In her affidavit in Newton court, Nolan charged that Tewhey harassed her 25 times. Describing specific incidents, she said that Tewhey approached her in a parking lot after work and that he followed her in his car on one occasion.

Tewhey also said he has been harassed after he was removed as dean, but he does not know who is responsible for the harassment.

Packets containing information which Tewhey described as inflammatory were mailed to his adviser and others at the Massachusetts College of Law, where he is now a student. Tewhey also said that an anonymous caller told the Massachusetts Department of Social Services that he had abused his daughter.

"I think what has been stunning is the fact that incidents have continued to occur in which not only I have been attacked but members of my family have been attacked, long after I left," he said.

Official statement inaccurate

In late April, Wrighton said that Tewhey submitted his resignation, but letters from Wrighton and Rice to Tewhey contradict that statement. According to the letters, Tewhey had not submitted a letter of resignation as late as Oct. 15.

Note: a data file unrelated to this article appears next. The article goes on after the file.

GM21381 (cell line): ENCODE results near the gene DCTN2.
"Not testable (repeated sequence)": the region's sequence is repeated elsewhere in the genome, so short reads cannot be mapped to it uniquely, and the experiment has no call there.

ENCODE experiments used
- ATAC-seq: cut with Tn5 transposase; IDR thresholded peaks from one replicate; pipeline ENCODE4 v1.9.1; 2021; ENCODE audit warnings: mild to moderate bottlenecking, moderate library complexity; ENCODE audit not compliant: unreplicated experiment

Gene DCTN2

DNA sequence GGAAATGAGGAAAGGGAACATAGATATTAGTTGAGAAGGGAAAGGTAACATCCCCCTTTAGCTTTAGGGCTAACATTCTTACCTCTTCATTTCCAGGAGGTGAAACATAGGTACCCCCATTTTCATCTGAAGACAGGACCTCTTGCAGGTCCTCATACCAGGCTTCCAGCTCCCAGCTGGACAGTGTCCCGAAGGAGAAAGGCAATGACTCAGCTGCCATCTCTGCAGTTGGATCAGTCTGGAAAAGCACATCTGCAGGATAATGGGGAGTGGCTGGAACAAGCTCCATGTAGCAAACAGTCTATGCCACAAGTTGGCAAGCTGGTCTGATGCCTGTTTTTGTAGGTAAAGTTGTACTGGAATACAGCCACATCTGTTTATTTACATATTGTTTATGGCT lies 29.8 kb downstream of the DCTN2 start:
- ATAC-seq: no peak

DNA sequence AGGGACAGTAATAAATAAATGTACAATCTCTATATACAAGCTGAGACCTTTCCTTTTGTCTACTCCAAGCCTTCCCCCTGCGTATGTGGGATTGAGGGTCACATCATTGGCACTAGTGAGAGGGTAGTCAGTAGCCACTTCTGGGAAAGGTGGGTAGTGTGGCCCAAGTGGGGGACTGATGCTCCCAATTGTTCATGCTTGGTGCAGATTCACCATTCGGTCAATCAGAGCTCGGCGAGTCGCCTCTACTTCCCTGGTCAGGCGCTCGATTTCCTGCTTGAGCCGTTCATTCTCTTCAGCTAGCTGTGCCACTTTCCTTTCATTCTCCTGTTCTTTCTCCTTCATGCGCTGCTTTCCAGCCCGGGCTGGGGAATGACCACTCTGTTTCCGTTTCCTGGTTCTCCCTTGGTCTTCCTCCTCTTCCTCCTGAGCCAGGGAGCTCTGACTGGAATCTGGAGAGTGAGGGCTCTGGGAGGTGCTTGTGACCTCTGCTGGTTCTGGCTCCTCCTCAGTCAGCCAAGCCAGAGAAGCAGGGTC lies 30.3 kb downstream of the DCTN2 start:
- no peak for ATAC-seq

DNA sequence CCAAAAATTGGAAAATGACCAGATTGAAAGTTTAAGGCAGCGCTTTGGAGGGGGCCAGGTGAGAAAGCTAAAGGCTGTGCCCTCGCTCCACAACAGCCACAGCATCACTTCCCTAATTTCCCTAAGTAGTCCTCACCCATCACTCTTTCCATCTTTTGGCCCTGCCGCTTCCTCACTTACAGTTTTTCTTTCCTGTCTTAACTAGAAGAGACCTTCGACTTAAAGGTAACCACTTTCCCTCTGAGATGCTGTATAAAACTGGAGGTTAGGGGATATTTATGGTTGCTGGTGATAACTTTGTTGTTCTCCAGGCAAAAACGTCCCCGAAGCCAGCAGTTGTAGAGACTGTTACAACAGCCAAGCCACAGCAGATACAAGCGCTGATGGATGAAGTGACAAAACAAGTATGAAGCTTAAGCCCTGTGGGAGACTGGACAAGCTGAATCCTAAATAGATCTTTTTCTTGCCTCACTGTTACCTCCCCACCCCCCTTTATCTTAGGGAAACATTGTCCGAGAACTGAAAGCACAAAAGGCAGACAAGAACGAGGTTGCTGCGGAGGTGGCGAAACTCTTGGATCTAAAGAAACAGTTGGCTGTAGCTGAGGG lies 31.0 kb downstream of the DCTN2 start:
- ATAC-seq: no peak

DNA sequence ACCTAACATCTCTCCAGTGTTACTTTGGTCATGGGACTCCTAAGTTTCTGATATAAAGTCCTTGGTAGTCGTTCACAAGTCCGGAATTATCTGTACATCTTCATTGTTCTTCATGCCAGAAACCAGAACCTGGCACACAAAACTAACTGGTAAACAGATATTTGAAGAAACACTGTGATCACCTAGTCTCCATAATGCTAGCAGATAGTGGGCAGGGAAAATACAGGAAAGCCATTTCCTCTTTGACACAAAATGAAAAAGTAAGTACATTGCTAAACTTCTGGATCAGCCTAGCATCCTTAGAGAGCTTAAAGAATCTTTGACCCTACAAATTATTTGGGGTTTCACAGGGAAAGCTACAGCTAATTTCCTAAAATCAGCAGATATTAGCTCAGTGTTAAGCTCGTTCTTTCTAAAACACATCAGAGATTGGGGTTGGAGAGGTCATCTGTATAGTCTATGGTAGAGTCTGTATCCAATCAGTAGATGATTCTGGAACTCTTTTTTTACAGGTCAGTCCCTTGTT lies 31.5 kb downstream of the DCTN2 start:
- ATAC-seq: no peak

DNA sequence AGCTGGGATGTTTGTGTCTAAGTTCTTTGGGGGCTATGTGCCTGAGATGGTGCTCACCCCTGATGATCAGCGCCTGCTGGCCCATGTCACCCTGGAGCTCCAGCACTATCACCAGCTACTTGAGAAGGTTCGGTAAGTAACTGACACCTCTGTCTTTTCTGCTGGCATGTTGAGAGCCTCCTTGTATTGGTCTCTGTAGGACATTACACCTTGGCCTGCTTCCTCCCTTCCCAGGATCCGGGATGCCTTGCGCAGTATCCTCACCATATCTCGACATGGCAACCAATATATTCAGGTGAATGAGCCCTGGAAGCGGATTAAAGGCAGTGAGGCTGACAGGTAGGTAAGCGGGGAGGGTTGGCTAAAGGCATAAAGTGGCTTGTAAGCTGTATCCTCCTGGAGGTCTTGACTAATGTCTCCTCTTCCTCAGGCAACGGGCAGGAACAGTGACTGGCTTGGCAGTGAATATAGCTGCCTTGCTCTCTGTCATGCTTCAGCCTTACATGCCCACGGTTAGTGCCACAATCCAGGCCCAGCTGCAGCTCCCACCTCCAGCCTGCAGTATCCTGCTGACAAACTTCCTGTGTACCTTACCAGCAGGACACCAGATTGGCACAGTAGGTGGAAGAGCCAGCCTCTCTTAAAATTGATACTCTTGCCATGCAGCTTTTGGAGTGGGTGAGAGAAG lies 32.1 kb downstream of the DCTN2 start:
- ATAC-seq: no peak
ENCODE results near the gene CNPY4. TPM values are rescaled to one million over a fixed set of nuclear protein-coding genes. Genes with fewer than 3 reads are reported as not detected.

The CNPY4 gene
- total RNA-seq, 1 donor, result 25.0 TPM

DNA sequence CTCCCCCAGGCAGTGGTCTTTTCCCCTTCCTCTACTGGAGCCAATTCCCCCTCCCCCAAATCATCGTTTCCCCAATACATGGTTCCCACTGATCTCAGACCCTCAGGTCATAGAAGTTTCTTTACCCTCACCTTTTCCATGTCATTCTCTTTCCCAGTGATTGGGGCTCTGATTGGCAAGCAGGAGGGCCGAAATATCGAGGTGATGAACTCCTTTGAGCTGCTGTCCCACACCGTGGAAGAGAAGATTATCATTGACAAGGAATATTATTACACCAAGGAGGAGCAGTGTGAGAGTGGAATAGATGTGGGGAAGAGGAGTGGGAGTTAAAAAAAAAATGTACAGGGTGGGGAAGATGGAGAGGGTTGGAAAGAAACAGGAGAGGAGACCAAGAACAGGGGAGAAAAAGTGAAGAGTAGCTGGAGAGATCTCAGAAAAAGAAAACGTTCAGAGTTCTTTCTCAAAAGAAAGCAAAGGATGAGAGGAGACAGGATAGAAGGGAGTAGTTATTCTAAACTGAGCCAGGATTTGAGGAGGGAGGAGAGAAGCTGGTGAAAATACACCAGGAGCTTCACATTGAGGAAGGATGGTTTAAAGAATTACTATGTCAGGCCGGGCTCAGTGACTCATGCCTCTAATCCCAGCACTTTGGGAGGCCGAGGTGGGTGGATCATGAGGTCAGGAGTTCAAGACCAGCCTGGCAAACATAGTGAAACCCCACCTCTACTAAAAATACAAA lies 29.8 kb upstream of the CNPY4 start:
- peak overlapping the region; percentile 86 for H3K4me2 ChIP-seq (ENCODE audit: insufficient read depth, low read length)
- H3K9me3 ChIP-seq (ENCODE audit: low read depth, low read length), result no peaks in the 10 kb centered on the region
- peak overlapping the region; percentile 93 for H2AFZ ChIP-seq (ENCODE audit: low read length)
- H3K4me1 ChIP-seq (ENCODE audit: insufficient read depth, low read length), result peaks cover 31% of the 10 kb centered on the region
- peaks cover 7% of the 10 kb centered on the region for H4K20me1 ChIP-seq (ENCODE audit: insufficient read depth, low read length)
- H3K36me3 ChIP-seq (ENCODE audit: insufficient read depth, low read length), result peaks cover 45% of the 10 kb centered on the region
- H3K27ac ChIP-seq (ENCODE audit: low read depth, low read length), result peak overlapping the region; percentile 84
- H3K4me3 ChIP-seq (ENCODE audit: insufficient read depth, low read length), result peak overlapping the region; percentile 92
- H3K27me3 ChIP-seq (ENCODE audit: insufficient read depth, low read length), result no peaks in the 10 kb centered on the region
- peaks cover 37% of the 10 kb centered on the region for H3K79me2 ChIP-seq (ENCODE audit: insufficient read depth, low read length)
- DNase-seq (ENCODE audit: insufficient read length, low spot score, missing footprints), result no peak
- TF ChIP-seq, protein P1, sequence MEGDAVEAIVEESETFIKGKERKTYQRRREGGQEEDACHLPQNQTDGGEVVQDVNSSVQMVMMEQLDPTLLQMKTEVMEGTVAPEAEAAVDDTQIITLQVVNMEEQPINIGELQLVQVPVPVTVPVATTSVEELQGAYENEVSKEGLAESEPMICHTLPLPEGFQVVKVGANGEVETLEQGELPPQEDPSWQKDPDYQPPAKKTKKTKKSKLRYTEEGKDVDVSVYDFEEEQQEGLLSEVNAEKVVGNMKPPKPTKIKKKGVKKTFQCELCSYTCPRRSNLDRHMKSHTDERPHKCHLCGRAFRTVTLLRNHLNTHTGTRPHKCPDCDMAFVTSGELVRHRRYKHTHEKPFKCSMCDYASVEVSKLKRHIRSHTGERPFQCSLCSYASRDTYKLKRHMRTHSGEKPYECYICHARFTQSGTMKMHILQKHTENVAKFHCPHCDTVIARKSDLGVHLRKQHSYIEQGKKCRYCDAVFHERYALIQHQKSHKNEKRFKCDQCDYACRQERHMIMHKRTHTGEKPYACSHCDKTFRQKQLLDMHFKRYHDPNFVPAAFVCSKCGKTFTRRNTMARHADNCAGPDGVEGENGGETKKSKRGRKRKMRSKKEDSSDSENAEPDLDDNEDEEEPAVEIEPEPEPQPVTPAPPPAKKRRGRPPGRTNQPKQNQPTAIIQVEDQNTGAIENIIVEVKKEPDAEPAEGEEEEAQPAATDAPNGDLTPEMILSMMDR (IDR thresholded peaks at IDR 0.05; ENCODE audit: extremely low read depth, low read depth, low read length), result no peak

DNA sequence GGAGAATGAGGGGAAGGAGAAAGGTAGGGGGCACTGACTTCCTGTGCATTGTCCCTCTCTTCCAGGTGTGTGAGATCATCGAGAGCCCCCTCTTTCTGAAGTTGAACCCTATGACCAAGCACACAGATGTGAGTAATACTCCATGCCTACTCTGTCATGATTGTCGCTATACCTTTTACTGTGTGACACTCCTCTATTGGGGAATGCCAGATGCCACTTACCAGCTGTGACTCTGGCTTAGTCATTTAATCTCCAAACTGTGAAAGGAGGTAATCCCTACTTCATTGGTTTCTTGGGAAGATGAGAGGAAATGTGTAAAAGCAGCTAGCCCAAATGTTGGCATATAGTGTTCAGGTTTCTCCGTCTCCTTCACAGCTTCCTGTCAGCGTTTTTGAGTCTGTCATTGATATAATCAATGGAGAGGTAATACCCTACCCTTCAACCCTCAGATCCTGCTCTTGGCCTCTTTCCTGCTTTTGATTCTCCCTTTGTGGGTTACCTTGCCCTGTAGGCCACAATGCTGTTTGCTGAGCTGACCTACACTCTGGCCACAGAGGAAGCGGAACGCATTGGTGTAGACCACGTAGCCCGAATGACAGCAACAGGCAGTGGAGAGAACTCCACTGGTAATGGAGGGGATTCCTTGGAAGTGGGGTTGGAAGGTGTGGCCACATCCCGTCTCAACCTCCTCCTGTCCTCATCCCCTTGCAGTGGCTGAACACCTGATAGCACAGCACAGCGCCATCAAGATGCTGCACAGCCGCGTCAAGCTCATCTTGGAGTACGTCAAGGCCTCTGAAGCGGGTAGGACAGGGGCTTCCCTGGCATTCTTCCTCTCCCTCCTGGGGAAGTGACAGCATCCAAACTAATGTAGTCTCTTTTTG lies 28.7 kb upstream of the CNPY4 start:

In his April 21 statement, Wrighton said, "Jim was in an untenable situation. He had been considering leaving since March and felt the time now had come to resign. I agreed with his assessment and accepted his resignation without any prejudgement on the harassment allegations involved in the court order."

But in a letter dated Aug. 4, Wrighton wrote that "the primary effort should be made now to formally resolve your severance arrangements with MIT. Joan Rice, in her July 9 letter to you, invited you to finalize arrangements that I had proposed back in April."

The severance agreement proposed by Wrighton included full salary and benefits for Tewhey through June 30, 1993, according to a letter from Rice to Tewhey dated Oct. 7.

In that letter, Rice wrote: "If you are unable to confirm your resignation in writing, you leave MIT little option but to assume that you are rejecting the agreement and to discontinue providing salary, effective Oct. 15, 1993."